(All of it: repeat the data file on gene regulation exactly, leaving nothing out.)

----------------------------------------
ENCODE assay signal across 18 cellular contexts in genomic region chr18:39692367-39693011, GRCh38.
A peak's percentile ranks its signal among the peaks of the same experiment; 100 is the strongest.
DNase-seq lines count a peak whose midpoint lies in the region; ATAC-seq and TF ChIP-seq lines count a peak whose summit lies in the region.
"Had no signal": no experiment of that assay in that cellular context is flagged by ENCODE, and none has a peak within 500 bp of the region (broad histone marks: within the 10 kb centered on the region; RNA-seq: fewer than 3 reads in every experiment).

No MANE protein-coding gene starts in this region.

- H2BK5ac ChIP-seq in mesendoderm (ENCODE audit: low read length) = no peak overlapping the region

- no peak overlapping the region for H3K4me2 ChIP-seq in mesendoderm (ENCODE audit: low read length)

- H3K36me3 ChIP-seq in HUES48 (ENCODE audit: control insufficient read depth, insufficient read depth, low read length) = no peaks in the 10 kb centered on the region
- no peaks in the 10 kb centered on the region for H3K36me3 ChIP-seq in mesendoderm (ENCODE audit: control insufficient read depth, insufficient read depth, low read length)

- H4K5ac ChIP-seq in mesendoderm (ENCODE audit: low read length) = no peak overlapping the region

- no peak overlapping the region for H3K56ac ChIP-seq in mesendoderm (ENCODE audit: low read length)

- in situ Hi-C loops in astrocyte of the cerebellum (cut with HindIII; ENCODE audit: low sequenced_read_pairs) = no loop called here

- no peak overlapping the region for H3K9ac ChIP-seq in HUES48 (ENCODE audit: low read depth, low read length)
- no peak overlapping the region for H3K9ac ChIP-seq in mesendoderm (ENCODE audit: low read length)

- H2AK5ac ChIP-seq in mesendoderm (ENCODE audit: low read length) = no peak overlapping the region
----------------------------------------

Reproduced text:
ENCODE assay signal across 18 cellular contexts in genomic region chr18:39692367-39693011, GRCh38.
A peak's percentile ranks its signal among the peaks of the same experiment; 100 is the strongest.
DNase-seq lines count a peak whose midpoint lies in the region; ATAC-seq and TF ChIP-seq lines count a peak whose summit lies in the region.
"Had no signal": no experiment of that assay in that cellular context is flagged by ENCODE, and none has a peak within 500 bp of the region (broad histone marks: within the 10 kb centered on the region; RNA-seq: fewer than 3 reads in every experiment).

No MANE protein-coding gene starts in this region.

- H2BK5ac ChIP-seq in mesendoderm (ENCODE audit: low read length) = no peak overlapping the region

- no peak overlapping the region for H3K4me2 ChIP-seq in mesendoderm (ENCODE audit: low read length)

- H3K36me3 ChIP-seq in HUES48 (ENCODE audit: control insufficient read depth, insufficient read depth, low read length) = no peaks in the 10 kb centered on the region
- no peaks in the 10 kb centered on the region for H3K36me3 ChIP-seq in mesendoderm (ENCODE audit: control insufficient read depth, insufficient read depth, low read length)

- H4K5ac ChIP-seq in mesendoderm (ENCODE audit: low read length) = no peak overlapping the region

- no peak overlapping the region for H3K56ac ChIP-seq in mesendoderm (ENCODE audit: low read length)

- in situ Hi-C loops in astrocyte of the cerebellum (cut with HindIII; ENCODE audit: low sequenced_read_pairs) = no loop called here

- no peak overlapping the region for H3K9ac ChIP-seq in HUES48 (ENCODE audit: low read depth, low read length)
- no peak overlapping the region for H3K9ac ChIP-seq in mesendoderm (ENCODE audit: low read length)

- H2AK5ac ChIP-seq in mesendoderm (ENCODE audit: low read length) = no peak overlapping the region